The 81 people who dropped out of the study during the 18 months of follow up were on average older than those who completed the study (78.6 versus 76.7, P=0.011) and had a lower educational level (elementary school education or less: 49 (61%) versus 112 (48%), P=0.046). Also, the number of people having any fall or more than one fall was higher among those who dropped out (at least one fall: 39 (48%) versus 78 (33%), P=0.016); more than one fall: 25 (31%) versus 36 (15%), P=0.002), and they also had more impairments in range of mobility at baseline (3.5 versus 1.8, P=0.000). After both 12 and 18 months of follow up, however, those participants remaining in the home visit and usual care groups did not differ significantly for background characteristics and fall and mobility outcomes measured at baseline.
Multifactorial home visits by community nurses did not reduce falls and impairments in mobility among a group of elderly people at risk. Furthermore, the home visits had no effects on physical complaints, perceived health, perceived gait problems, mental health, social functioning, and loneliness. The home visits did have favourable effects on fear of falling and daily activity after 12 months of follow up, but these effects diminished after 18 months of follow up.
There may be several explanations for the fact that we observed no effects of our intervention on falls and impairments of mobility. Firstly, because people in the home visit group showed less fear of falling and higher levels of daily activity than those in the usual care group at follow up, it is possible that the risk abatement was partly counterbalanced by an increase in risk behaviour in the home visit group, leading to a slightly increased number of people falling. Secondly, our intervention programme may not have added enough extra elements to the range of care and services already available for elderly people in the Netherlands.
Thirdly, a lack of adherence by the participants with the intervention programme might have influenced the outcomes of our study. The fact that 138 people completed the whole programme and a further nine completed part of the programme, however, does not indicate that lack of adherence was a large problem. Compliance with the advice given by the nurses also seemed reasonable.
Programmes of multifactorial interventions targeted to the risk profile of the individual showed favourable effects on falls among elderly people living in the community in settings in the United States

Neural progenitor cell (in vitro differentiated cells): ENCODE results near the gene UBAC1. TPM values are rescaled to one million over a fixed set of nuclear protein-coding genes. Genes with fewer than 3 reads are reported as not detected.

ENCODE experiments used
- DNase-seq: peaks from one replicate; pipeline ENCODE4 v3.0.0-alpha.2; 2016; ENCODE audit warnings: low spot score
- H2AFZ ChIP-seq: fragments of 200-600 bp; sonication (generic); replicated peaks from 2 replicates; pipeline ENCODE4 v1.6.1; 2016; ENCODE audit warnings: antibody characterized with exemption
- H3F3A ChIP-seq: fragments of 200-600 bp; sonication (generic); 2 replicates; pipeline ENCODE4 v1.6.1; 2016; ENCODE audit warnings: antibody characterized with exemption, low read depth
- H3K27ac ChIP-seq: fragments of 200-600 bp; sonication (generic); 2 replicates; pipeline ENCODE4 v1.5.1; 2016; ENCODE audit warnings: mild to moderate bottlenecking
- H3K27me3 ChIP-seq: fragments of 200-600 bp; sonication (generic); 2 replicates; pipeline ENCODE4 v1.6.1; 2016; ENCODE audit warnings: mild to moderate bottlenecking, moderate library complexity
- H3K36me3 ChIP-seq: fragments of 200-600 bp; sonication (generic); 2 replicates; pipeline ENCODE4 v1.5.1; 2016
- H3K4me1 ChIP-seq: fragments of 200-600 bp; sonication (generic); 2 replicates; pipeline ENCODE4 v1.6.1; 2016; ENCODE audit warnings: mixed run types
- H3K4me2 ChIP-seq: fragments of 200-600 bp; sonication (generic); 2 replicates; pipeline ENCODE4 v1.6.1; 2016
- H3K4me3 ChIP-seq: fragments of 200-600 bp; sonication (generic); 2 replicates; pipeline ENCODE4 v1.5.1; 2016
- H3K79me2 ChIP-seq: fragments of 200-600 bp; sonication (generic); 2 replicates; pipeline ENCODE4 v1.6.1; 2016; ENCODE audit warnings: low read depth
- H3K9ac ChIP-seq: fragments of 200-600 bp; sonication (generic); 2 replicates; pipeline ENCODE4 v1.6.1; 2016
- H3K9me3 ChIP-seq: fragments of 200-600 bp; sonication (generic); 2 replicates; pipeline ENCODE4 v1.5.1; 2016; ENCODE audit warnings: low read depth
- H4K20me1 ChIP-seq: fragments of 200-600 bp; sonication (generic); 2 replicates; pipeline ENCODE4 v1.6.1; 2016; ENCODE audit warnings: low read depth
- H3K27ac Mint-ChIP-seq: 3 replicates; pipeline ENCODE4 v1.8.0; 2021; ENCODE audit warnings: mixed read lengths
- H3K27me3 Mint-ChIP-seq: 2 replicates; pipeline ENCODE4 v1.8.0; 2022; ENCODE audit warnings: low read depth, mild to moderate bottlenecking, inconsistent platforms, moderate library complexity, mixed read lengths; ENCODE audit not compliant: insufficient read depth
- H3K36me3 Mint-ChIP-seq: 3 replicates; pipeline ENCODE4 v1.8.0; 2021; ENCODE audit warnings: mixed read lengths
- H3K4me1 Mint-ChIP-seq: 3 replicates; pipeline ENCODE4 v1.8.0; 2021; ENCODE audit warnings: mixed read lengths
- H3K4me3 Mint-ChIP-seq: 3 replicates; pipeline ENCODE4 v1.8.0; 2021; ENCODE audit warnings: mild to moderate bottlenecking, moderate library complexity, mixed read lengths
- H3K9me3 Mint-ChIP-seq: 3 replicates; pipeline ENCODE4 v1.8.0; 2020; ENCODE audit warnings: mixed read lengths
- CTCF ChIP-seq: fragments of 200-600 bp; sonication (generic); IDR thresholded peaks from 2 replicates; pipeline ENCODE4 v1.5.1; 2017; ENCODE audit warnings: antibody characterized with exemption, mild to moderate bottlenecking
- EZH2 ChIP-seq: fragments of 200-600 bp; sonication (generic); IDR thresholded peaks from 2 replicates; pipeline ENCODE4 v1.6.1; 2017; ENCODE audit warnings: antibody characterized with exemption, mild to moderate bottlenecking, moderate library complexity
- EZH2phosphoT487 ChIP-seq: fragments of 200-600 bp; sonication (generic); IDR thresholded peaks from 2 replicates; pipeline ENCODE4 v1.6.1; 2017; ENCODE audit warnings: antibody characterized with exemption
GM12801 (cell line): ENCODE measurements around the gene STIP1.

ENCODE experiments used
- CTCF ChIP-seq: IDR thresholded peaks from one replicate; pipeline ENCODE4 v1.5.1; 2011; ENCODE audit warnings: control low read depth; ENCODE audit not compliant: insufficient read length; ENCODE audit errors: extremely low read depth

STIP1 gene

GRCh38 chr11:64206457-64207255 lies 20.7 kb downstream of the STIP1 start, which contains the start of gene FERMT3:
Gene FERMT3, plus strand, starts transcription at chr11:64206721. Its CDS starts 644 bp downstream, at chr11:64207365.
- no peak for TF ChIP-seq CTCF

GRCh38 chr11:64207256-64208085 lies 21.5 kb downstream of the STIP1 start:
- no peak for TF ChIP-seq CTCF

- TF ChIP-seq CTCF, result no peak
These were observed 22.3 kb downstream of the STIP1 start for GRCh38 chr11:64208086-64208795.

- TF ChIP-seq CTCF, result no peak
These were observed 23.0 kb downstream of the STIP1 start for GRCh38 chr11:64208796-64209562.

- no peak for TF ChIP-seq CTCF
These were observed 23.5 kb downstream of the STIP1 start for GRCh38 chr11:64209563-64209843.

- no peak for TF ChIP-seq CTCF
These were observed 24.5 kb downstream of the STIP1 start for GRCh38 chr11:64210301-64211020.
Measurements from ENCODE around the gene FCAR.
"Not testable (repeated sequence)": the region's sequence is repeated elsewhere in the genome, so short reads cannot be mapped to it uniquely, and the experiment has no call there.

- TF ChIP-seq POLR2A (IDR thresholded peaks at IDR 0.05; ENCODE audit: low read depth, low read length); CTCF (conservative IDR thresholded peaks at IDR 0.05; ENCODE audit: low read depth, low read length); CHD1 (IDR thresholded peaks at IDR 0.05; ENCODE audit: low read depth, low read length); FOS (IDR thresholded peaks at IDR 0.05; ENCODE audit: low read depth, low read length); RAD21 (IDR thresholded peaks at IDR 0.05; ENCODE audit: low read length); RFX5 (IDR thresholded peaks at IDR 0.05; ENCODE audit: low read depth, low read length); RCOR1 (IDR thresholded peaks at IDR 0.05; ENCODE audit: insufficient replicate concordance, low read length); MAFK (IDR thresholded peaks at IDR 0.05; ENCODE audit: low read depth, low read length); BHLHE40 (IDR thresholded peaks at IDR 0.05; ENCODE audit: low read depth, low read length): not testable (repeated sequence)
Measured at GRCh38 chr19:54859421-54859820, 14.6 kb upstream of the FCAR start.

Little evidence is yet available about the effects of this kind of intervention on falls and impairments in mobility among elderly people in European settings
A programme of multifactorial home visits aimed at reducing falls and impairments in mobility in elderly people at risk living in the community is not effective in the Dutch healthcare setting
This may also apply to comparable healthcare settings in other European countries
Fourthly, the drop out rate during follow up could have influenced the outcomes of our trial. It turned out that those people who were expected to benefit most from the intervention (people at higher risk for falls and with more impairments to mobility) dropped out of the study. We therefore performed subgroup analyses among a selection of people with the highest baseline scores for falls and range of mobility. The results were comparable to those of our main analyses, which makes it highly unlikely that selective drop out negatively influenced the internal validity of our trial.
The results of our study contrast with those of Gillespie et al's meta-analysis in which they concluded that multifactorial interventions for screening followed by targeted interventions resulted in a notable reduction in falls in elderly people.3 This conclusion was, however, primarily based on the results of four trials performed in the United States.5,22–24 It is likely that the observed differences in effectiveness between our intervention and those undertaken in the United States are related to differences in healthcare settings. Other explanations may be differences between components of the programmes. Owing to the multifactorial character and diversity of the interventions, however, it was not possible to isolate the effective components of the interventions undertaken in the United States.3
We conclude that a programme of multifactorial home visits aimed at reducing falls and impairments in mobility in elderly people at risk who live in the community is not effective in the Dutch healthcare setting. This may also apply to comparable healthcare settings in other European countries. Because falls and impairments in mobility remain a serious problem among elderly people, alternative strategies to prevent falls and reduce impairments in mobility need to be developed and tested in different healthcare settings.
Education and debate p 1007
Funding: This study was supported by grants from Zorg Onderzoek Nederland and Stichting Onderzoek en Ontwikkeling Maatschappelijke Gezondheidszorg.
Competing interests: None declared.